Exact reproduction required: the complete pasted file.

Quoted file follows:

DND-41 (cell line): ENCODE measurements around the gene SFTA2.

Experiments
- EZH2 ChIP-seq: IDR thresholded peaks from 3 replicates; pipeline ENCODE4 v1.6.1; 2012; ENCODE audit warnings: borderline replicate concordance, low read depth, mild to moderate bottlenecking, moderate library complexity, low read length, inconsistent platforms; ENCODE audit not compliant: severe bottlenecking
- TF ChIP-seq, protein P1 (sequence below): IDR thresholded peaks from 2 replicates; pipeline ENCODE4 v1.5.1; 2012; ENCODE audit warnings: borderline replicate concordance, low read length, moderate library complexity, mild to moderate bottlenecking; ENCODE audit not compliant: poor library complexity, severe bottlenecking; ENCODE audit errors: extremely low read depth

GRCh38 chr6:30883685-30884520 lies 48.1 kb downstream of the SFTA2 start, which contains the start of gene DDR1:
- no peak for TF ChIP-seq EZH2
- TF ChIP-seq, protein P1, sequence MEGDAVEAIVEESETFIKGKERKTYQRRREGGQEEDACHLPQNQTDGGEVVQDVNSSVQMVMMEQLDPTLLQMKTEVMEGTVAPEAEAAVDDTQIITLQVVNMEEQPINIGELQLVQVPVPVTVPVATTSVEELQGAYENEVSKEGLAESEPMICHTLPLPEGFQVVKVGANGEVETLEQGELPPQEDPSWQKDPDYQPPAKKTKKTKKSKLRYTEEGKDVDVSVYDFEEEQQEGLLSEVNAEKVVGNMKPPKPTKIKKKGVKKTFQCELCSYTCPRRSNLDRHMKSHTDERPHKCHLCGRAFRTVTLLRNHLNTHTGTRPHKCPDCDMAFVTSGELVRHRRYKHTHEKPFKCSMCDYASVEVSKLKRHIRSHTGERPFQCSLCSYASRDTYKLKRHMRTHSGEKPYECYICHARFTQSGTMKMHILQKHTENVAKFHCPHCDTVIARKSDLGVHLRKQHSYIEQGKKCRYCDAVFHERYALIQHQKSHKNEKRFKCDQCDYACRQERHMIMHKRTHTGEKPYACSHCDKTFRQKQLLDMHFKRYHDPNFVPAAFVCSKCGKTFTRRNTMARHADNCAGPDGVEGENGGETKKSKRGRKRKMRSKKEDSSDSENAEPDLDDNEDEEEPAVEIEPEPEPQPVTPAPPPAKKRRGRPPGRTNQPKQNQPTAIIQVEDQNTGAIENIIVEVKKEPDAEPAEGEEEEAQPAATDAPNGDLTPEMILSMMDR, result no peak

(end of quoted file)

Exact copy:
DND-41 (cell line): ENCODE measurements around the gene SFTA2.

Experiments
- EZH2 ChIP-seq: IDR thresholded peaks from 3 replicates; pipeline ENCODE4 v1.6.1; 2012; ENCODE audit warnings: borderline replicate concordance, low read depth, mild to moderate bottlenecking, moderate library complexity, low read length, inconsistent platforms; ENCODE audit not compliant: severe bottlenecking
- TF ChIP-seq, protein P1 (sequence below): IDR thresholded peaks from 2 replicates; pipeline ENCODE4 v1.5.1; 2012; ENCODE audit warnings: borderline replicate concordance, low read length, moderate library complexity, mild to moderate bottlenecking; ENCODE audit not compliant: poor library complexity, severe bottlenecking; ENCODE audit errors: extremely low read depth

GRCh38 chr6:30883685-30884520 lies 48.1 kb downstream of the SFTA2 start, which contains the start of gene DDR1:
- no peak for TF ChIP-seq EZH2
- TF ChIP-seq, protein P1, sequence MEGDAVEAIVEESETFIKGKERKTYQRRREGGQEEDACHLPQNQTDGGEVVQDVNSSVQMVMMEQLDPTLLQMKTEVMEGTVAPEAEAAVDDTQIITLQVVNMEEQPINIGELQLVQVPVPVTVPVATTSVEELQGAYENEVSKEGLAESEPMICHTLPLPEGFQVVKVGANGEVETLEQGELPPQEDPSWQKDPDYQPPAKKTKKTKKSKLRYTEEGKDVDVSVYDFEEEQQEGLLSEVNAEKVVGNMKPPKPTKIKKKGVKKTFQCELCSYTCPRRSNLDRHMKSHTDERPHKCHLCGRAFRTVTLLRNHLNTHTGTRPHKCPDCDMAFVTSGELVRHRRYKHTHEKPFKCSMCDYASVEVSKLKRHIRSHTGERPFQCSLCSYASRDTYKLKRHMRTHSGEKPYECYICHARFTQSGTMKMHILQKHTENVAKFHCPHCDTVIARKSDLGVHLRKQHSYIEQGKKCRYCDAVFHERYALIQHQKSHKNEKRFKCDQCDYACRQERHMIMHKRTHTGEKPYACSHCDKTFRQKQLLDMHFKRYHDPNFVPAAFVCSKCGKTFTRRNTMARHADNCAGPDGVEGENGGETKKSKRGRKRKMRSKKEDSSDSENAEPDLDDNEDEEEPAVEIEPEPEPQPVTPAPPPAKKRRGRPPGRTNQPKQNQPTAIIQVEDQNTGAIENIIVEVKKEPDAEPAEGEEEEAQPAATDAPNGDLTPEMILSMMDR, result no peak